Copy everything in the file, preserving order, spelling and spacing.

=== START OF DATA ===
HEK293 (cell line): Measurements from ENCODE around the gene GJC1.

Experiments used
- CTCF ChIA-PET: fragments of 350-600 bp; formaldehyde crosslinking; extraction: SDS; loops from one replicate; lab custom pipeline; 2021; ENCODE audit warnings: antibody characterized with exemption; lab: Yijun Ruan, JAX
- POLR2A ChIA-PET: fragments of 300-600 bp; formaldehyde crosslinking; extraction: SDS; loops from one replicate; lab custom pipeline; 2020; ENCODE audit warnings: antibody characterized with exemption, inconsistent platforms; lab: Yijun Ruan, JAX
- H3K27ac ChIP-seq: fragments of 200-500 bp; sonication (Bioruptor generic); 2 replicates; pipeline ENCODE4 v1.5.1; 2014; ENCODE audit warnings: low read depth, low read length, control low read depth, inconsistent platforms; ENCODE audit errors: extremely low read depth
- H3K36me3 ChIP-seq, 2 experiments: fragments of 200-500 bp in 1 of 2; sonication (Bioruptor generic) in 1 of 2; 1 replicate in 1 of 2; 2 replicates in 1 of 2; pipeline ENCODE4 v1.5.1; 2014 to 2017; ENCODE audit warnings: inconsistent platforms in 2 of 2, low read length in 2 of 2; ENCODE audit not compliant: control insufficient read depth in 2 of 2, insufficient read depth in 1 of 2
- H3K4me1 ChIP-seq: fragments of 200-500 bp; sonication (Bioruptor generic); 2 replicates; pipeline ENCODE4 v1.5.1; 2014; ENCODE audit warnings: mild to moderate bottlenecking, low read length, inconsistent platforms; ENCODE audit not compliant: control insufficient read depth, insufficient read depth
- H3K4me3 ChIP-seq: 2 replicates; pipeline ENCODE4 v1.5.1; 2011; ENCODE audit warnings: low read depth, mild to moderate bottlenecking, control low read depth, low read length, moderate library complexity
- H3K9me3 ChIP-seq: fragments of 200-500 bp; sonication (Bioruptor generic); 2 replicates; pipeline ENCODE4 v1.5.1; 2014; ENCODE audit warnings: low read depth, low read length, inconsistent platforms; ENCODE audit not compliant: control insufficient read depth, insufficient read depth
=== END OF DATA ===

HEK293 (cell line): Measurements from ENCODE around the gene GJC1.

Experiments used
- CTCF ChIA-PET: fragments of 350-600 bp; formaldehyde crosslinking; extraction: SDS; loops from one replicate; lab custom pipeline; 2021; ENCODE audit warnings: antibody characterized with exemption; lab: Yijun Ruan, JAX
- POLR2A ChIA-PET: fragments of 300-600 bp; formaldehyde crosslinking; extraction: SDS; loops from one replicate; lab custom pipeline; 2020; ENCODE audit warnings: antibody characterized with exemption, inconsistent platforms; lab: Yijun Ruan, JAX
- H3K27ac ChIP-seq: fragments of 200-500 bp; sonication (Bioruptor generic); 2 replicates; pipeline ENCODE4 v1.5.1; 2014; ENCODE audit warnings: low read depth, low read length, control low read depth, inconsistent platforms; ENCODE audit errors: extremely low read depth
- H3K36me3 ChIP-seq, 2 experiments: fragments of 200-500 bp in 1 of 2; sonication (Bioruptor generic) in 1 of 2; 1 replicate in 1 of 2; 2 replicates in 1 of 2; pipeline ENCODE4 v1.5.1; 2014 to 2017; ENCODE audit warnings: inconsistent platforms in 2 of 2, low read length in 2 of 2; ENCODE audit not compliant: control insufficient read depth in 2 of 2, insufficient read depth in 1 of 2
- H3K4me1 ChIP-seq: fragments of 200-500 bp; sonication (Bioruptor generic); 2 replicates; pipeline ENCODE4 v1.5.1; 2014; ENCODE audit warnings: mild to moderate bottlenecking, low read length, inconsistent platforms; ENCODE audit not compliant: control insufficient read depth, insufficient read depth
- H3K4me3 ChIP-seq: 2 replicates; pipeline ENCODE4 v1.5.1; 2011; ENCODE audit warnings: low read depth, mild to moderate bottlenecking, control low read depth, low read length, moderate library complexity
- H3K9me3 ChIP-seq: fragments of 200-500 bp; sonication (Bioruptor generic); 2 replicates; pipeline ENCODE4 v1.5.1; 2014; ENCODE audit warnings: low read depth, low read length, inconsistent platforms; ENCODE audit not compliant: control insufficient read depth, insufficient read depth